We model the pre-closure daily population of the town as made up of a fraction of individuals γ who will no longer make calls near the plant following its closure and the complimentary set of individuals who will remain (1 − γ). As a result of the layoff, the total number of calls made near the plant will drop by an amount corresponding to the daily calls of workers who are now absent. This amounts to a structural break model that we can use to estimate the prior probability that a user observed near the plant was laid off, the expected drop in calls that would identify them as an affected worker and the time of the closure (see the electronic supplementary material for full description of this model). We suspect that some workers laid off from the plant are residents of the town, and thus they will still appear to make regular phone calls from the three towers and will not be counted as affected. Even with this limitation, we find a large change in behaviour.
To verify the date of the plant closing, we sum the number of daily calls from 1955 regular users (i.e. those who make at least one call from the town each month prior to the layoff) connecting through towers geographically proximate to the affected plant. The estimator selects a break date, tlayoff, and pre- and post-break daily volume predictions to minimize the squared deviation of the model from the data. The estimated values are overlaid on daily call volume and the actual closure date in figure 2a. As is evident in the figure, the timing of the plant closure (as reported in newspapers and court filings) can be recovered statistically using this procedure—the optimized predictions display a sharp and significant reduction at this date. As a separate check to ensure this method is correctly identifying the break date, we estimate the same model for calls from each individual user i and find a distribution of these dates is peaked around the actual layoff date (see the electronic supplementary material, figure S1).
6. Observing unemployment at the individual level
To identify users directly affected by the layoff, we calculate Bayesian probability weights based on changes in mobile phone activity. For each user, we calculate the conditional probability that a user is a non-resident worker laid off as part of the plant closure based on their observed pattern of calls. To do this, we compute the difference in the fraction of days on which a user made a call near the plant in 50 days prior to the week of the layoff. We denote this difference as Δq = qpre − qpost. We consider each user's observed difference a single realization of a random variable, Δq. Under the hypothesis that there is no change in behaviour, the random variable Δq is distributed Under the alternative hypothesis, the individual's behaviour changes pre- and post-layoff, the random variable Δq is distributed where d is the mean reduction in calls from the plant for non-resident plant workers laid off when the plant was closed. We assign user i the following probability of having been laid off given his or her calling pattern: 6.1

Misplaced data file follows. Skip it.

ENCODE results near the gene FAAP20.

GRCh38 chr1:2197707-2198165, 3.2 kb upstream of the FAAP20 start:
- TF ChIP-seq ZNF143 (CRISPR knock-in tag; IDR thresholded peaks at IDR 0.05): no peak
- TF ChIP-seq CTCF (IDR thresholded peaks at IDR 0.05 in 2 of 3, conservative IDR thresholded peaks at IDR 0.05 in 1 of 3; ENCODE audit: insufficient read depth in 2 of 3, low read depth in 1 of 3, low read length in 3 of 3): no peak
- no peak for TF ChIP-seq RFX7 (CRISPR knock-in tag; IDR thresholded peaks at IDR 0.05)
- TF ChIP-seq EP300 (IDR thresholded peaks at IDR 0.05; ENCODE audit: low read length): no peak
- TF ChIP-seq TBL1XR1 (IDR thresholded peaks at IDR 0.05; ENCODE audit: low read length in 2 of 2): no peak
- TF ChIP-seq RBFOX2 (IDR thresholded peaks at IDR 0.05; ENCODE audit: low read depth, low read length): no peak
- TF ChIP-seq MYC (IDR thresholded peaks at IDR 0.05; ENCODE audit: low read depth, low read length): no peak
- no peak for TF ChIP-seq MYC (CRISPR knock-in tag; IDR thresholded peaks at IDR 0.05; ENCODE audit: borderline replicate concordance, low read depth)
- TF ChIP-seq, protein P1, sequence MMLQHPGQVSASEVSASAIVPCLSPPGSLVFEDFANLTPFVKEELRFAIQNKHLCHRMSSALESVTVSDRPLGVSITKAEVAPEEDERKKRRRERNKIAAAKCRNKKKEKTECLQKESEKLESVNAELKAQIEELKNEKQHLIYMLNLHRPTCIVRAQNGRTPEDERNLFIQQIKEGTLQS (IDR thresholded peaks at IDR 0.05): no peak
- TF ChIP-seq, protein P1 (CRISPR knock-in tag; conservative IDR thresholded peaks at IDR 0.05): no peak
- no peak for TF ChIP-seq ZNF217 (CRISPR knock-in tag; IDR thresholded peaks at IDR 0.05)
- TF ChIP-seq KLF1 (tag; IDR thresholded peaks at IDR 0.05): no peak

Calculating the probabilities requires two parameters, γ, our prior that an individual is a non-resident worker at the affected plant and d, the threshold we use for the alternative hypothesis. The values of γ = 5.8% and d = 0.29 are determined based on values fit from the model in the previous section.
6.1. Validating the layoff
On an individual level, figure 2b shows days on which each user makes a call near the plant ranked from highest to lowest probability weight (only the top 300 users are shown, see the electronic supplementary material, figure S2 for more users). Users highly suspected of being laid off demonstrate a sharp decline in the number of days they make calls near the plant following the reported closure date. While we do not have ground-truth evidence that any of these mobile phone users was laid off, we find more support for our hypothesis by examining a two-week period roughly 125 days prior to the plant closure. Figure 2c shows a sharp drop in the fraction of calls coming from this plant for users identified as laid-off post-closure. This period corresponds to a confirmed coordinated holiday for plant workers and statistical analysis confirms a highly significant break for individuals classified as plant workers in the layoff for this period. Given that we did not use call data from this period in our estimation of the Bayesian model, this provides strong evidence that we are correctly identifying the portion of users who were laid off by this closure. In aggregate, we assign 143 users probability weights between 50 and 100%. This represents 13% of the pre-closure plant workforce and compares closely with the roughly 15% national market share of the service provider.
7. Assessing the effect of unemployment at the individual level